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Canada: doctors condemn university tobacco cash
  1. CHARL ELS,
  2. DIANE KUNYK
  1. Physicians for a Smoke-free Canada; cels{at}ualberta.ca

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    The Alberta Medical Association (AMA) is the official voice of over 8,000 physicians in Alberta (Canada) and represents more than 97% of physicians in the province. In September, the AMA adopted its addiction medicine section’s position in opposing the involvement of and/or sponsorship by the tobacco industry in any activity—especially research—at Alberta universities, colleges and medical research institutions. Physicians are aware of the enormous current and future health costs of tobacco on their patients; and many are also aware of the unethical conduct of the tobacco industry and its history of denial, obfuscation and deceit over the harmful effects of its products. The membership’s response to this resolution was overwhelmingly positive.

    The University of Alberta, the largest post-secondary institution in the province, recently appointed a staff member who was in possession of an unrestricted grant of US$1.5 million from the US Smokeless Tobacco Company, to its school of public health. Arguments exist to support such acceptance of tobacco industry funding, including academic freedom, the constant need for research funding, the existence of ethical procedures to promote rigour, the fact that tobacco is a “legal product”, and the use of this money for the advancement of knowledge rather than profits.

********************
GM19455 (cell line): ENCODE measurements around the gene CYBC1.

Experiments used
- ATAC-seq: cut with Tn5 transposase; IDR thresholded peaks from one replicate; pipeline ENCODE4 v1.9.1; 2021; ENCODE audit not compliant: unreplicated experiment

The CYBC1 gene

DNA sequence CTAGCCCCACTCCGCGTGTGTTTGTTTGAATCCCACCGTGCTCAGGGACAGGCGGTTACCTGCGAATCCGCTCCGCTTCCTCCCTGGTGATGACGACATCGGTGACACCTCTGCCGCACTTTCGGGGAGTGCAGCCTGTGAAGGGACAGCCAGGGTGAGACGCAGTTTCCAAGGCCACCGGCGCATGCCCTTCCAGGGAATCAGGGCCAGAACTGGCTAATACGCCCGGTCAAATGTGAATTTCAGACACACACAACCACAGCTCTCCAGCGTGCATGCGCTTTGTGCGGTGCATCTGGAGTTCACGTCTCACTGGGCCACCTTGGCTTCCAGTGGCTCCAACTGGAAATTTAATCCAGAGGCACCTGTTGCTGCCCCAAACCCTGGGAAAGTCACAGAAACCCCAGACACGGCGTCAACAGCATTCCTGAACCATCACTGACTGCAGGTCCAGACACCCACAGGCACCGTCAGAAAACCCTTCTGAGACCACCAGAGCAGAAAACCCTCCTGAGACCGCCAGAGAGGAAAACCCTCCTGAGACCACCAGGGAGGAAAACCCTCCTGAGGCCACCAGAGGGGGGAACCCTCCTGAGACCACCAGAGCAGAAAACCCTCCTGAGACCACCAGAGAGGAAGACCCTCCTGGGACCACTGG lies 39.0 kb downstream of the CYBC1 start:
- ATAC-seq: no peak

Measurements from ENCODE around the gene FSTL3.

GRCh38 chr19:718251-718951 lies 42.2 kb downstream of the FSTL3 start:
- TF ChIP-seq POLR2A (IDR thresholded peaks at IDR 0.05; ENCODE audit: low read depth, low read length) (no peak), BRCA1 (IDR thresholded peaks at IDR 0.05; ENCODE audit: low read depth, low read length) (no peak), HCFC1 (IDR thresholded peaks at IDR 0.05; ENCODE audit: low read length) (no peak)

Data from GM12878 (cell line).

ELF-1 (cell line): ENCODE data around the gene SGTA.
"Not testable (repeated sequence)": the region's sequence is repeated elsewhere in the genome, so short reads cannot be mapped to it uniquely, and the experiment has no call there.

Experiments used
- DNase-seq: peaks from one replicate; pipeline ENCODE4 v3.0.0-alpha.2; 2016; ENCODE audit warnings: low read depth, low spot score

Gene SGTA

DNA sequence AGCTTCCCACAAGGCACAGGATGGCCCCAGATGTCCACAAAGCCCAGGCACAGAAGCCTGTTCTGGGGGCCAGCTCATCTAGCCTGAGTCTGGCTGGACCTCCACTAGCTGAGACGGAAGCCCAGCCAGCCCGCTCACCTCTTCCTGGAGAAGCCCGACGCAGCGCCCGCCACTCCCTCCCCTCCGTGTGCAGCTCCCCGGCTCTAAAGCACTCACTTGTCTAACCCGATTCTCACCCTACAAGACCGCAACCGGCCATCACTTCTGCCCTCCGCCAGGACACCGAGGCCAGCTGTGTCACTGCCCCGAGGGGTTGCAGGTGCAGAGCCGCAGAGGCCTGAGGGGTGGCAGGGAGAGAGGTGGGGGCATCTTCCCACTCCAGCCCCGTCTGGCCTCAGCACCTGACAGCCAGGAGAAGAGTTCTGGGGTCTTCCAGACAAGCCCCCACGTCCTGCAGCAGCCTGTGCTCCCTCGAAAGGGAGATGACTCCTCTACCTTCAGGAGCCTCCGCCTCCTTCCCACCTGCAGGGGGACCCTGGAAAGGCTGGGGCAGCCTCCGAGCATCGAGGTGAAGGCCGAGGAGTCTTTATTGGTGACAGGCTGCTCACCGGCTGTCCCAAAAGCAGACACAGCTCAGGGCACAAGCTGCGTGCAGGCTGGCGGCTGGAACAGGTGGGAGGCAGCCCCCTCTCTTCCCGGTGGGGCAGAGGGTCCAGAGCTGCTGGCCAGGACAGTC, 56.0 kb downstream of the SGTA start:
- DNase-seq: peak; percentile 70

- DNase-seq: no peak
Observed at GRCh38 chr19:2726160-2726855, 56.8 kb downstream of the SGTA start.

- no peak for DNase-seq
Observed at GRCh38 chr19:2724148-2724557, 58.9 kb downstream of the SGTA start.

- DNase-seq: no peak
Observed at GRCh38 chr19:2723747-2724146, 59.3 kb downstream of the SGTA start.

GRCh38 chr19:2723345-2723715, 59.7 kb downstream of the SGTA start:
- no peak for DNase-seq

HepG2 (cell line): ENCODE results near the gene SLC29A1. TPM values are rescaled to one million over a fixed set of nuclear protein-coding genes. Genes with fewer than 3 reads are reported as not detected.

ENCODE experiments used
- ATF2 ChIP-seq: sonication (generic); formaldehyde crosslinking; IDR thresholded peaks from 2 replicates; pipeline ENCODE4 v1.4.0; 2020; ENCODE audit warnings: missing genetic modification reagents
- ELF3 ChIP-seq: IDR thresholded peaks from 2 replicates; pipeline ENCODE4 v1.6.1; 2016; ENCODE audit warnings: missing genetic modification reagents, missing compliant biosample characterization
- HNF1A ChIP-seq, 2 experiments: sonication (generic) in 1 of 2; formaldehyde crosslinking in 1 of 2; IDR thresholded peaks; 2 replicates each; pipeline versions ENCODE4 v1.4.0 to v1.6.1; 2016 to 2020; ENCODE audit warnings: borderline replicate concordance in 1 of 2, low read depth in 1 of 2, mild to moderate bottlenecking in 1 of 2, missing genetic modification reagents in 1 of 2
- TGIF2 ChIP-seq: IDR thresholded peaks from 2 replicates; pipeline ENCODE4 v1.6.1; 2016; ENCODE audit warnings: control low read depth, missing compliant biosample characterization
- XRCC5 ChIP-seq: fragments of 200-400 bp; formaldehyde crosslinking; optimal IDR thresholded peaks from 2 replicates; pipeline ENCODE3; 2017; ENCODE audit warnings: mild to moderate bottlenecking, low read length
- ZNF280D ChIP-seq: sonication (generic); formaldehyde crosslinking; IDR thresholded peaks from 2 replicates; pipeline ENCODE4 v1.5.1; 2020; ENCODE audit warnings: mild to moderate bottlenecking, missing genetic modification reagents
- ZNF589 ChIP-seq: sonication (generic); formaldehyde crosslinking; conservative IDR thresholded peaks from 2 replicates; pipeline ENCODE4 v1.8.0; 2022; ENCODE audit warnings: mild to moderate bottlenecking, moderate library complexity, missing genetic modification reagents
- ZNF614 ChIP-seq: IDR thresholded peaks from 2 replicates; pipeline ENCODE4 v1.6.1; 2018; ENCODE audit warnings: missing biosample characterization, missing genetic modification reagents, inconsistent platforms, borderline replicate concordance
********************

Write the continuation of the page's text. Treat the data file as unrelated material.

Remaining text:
However, with adoption of the new resolution, the acceptance of tobacco industry funding by the University of Alberta is opposed by the AMA, and there are other indications of dissent with the partnership between academia and the tobacco industry at the university. Its board of governors previously refused a donation for scholarships of nearly $500,000 from an undisclosed tobacco manufacturer. The students’ union determined they no longer wished to profit from selling tobacco, and removed tobacco products from their shops. Most recently, a member of the faculty of medicine and dentistry was screened out of consideration for federal research funding because of an inability to declare that the department did not, or during the course of the research would not, accept tobacco industry funding.

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